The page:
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I must admit..   In a non-homogeneous society, I don't think it has any real benefit to anyone outside of children and a rare few that luckily find mature and sustaining "love."


it is easier to find and sustain love when you are in a somewhat homogeneous society- the less differences you have to overcome.  Black women have to carry the burden of the fallout of the decimation of her society and existing within the development of a subculture struggling to find it's identity while under constant attack.  


"ain't nobody got time fo dat"


Keep it moving..  For many Black women it is best to learn to live life without romantic love... and find solace/comfort elsewhere.  You can't go "seek" love; you can only put yourself in places that will seemingly be likely to increase your chance at dating.  But honestly most successful love stories are not borne of a party deciding they needed a mate and then going "shopping" for one."  Chemistry, compatibility and lust are all components that you simply can't create.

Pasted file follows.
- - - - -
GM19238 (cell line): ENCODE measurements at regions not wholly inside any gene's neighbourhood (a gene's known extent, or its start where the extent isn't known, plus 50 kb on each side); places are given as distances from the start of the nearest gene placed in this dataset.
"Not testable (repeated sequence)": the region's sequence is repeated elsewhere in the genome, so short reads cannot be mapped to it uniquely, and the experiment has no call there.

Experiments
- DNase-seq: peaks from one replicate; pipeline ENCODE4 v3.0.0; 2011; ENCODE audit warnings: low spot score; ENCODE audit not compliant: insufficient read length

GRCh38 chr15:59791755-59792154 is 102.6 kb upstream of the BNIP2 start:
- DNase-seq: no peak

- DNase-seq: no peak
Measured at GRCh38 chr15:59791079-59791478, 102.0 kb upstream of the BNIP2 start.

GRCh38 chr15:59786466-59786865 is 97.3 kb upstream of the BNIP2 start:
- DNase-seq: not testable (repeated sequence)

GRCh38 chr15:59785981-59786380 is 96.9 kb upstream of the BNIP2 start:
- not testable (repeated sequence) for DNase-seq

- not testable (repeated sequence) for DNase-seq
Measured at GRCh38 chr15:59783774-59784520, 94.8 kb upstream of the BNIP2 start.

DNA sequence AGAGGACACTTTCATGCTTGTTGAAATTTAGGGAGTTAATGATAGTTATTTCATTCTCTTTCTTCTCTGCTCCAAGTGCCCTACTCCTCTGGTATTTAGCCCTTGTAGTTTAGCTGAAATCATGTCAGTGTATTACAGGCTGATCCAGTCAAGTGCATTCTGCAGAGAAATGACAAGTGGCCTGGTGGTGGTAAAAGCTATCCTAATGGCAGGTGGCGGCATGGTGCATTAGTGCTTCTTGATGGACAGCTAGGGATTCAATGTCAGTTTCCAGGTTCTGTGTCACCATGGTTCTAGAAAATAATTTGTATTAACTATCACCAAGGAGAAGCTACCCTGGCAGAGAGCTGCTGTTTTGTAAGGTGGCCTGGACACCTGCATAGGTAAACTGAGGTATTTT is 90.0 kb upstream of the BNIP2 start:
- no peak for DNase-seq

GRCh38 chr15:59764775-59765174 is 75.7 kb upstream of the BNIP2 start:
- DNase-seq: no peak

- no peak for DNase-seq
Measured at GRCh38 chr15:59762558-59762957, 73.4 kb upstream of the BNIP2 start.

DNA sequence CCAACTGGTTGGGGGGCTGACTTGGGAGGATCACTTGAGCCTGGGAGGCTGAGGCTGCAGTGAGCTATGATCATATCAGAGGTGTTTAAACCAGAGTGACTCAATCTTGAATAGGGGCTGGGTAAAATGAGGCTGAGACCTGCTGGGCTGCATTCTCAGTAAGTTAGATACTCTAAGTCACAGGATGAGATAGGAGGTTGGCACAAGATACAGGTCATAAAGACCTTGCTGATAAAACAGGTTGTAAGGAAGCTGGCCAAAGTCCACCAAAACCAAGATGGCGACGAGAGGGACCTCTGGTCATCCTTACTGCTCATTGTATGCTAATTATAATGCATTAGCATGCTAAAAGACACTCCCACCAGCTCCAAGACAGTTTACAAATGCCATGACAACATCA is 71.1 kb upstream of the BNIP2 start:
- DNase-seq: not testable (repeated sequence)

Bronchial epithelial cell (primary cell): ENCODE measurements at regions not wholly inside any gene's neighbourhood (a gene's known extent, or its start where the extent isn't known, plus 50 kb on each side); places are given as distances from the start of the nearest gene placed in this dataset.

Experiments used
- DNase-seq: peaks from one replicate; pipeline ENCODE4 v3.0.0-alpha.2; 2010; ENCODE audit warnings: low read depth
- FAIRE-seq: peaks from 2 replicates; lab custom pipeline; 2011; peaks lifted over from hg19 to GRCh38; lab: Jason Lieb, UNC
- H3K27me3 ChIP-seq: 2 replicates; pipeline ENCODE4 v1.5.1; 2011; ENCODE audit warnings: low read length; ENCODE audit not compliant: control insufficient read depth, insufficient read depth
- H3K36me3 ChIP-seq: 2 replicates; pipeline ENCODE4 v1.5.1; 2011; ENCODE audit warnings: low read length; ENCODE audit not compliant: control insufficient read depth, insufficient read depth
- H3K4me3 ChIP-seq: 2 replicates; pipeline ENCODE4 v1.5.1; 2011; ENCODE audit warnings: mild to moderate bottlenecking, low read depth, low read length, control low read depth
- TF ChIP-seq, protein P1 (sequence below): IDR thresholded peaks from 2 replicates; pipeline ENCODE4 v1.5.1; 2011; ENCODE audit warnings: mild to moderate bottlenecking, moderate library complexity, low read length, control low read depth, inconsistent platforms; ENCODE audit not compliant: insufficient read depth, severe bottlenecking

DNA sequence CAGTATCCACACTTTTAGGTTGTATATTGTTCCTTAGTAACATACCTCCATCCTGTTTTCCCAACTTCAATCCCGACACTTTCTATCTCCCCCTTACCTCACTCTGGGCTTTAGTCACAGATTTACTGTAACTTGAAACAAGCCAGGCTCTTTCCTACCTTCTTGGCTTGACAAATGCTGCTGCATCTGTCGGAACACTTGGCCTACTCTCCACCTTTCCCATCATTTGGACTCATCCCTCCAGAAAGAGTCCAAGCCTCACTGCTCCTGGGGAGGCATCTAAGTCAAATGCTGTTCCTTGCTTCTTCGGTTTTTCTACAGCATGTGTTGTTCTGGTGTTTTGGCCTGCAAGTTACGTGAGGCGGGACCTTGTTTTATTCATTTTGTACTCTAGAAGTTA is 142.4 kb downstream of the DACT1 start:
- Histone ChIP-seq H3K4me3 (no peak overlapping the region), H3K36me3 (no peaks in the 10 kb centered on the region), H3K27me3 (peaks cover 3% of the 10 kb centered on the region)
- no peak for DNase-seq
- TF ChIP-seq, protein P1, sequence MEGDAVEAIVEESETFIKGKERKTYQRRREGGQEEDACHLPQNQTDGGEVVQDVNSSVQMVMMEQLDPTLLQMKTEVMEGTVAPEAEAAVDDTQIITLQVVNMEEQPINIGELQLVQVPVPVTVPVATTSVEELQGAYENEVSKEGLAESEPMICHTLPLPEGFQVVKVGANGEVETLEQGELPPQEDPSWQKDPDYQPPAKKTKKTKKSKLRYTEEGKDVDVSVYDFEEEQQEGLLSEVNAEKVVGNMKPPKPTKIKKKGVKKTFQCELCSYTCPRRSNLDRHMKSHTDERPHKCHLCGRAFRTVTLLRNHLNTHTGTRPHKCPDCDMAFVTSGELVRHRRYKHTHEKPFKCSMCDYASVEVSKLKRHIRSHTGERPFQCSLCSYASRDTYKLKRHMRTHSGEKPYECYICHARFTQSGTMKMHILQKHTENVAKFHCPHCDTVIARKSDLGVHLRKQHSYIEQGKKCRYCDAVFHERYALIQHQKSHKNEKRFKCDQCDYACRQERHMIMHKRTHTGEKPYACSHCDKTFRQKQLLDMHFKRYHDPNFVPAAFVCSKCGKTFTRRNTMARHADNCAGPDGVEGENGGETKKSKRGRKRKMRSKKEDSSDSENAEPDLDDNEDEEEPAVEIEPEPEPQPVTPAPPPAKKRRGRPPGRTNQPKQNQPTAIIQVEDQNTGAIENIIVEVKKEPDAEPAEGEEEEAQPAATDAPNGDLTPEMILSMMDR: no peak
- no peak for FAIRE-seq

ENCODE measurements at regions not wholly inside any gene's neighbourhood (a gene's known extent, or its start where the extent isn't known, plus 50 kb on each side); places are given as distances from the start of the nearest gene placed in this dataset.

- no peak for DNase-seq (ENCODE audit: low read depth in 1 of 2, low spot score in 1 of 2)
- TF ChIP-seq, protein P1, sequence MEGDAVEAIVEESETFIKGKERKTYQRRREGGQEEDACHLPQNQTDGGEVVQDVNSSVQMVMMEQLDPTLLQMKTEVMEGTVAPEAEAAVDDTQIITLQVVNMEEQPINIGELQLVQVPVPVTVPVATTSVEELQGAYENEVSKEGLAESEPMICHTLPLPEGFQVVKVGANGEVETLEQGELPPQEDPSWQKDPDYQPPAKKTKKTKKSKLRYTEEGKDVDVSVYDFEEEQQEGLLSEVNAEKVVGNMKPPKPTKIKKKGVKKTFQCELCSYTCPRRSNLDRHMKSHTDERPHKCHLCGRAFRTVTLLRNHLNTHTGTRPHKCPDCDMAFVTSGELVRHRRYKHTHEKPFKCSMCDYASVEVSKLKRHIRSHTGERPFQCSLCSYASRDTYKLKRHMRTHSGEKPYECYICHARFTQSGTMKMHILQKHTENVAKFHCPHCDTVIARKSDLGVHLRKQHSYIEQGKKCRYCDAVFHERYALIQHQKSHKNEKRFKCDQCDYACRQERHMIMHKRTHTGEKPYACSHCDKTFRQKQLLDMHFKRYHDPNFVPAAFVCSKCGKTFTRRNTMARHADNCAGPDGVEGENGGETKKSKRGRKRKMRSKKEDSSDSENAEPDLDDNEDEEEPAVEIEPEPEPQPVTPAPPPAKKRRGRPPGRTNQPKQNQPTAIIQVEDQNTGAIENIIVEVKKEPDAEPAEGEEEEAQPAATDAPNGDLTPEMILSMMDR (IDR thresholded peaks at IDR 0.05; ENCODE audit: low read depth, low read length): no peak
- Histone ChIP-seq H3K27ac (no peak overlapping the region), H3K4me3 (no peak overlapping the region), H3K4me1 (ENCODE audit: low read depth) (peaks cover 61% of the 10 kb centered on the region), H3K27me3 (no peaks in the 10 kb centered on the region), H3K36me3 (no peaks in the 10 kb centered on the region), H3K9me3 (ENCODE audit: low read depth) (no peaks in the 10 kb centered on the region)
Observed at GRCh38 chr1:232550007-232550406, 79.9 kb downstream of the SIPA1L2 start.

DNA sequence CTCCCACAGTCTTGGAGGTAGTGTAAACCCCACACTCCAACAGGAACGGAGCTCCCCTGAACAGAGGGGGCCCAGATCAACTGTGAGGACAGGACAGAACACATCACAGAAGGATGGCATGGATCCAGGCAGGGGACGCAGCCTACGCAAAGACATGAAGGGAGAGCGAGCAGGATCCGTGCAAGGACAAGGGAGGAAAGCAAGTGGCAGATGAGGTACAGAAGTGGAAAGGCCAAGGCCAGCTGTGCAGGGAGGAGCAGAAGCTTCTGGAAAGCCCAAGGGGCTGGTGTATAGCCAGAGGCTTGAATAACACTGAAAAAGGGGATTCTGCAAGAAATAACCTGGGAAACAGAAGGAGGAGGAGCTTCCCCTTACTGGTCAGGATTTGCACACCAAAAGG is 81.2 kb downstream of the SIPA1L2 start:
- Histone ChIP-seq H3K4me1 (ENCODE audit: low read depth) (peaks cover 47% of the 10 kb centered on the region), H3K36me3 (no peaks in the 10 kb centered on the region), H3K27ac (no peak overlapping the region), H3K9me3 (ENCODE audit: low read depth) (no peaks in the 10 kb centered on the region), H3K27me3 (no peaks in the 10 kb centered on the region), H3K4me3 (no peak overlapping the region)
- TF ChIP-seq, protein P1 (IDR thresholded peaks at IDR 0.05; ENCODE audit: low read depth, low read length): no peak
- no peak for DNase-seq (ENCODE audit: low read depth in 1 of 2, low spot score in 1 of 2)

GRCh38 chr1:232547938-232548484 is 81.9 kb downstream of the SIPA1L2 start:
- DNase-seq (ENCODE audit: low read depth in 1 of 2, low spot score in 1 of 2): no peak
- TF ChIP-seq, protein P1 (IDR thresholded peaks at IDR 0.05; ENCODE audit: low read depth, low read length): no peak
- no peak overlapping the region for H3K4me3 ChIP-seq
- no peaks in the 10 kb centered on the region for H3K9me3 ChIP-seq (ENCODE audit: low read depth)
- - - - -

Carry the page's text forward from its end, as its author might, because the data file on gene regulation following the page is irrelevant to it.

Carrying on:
The best that can be done is to explore life, continue to improve oneself.. and prepare our daughters.  If it happens..  it happens...  If it doesn't..  there are other fulfilling things in the world...

  I think it can be worth it for the RIGHT reasons.  But as a student of world history,..,.,marriage is another word for SLAVE.  It's just that westerners have turned into a fantasy type thing to lure women into believing that it is a wonderful position to be in.  Otherwise, they would be kicking, screaming and hiding in the hills for the REAL reason marriage was created. If not?  Child brides, mail-order brides, arranged marriages wouldn't be the open wound in humanity today.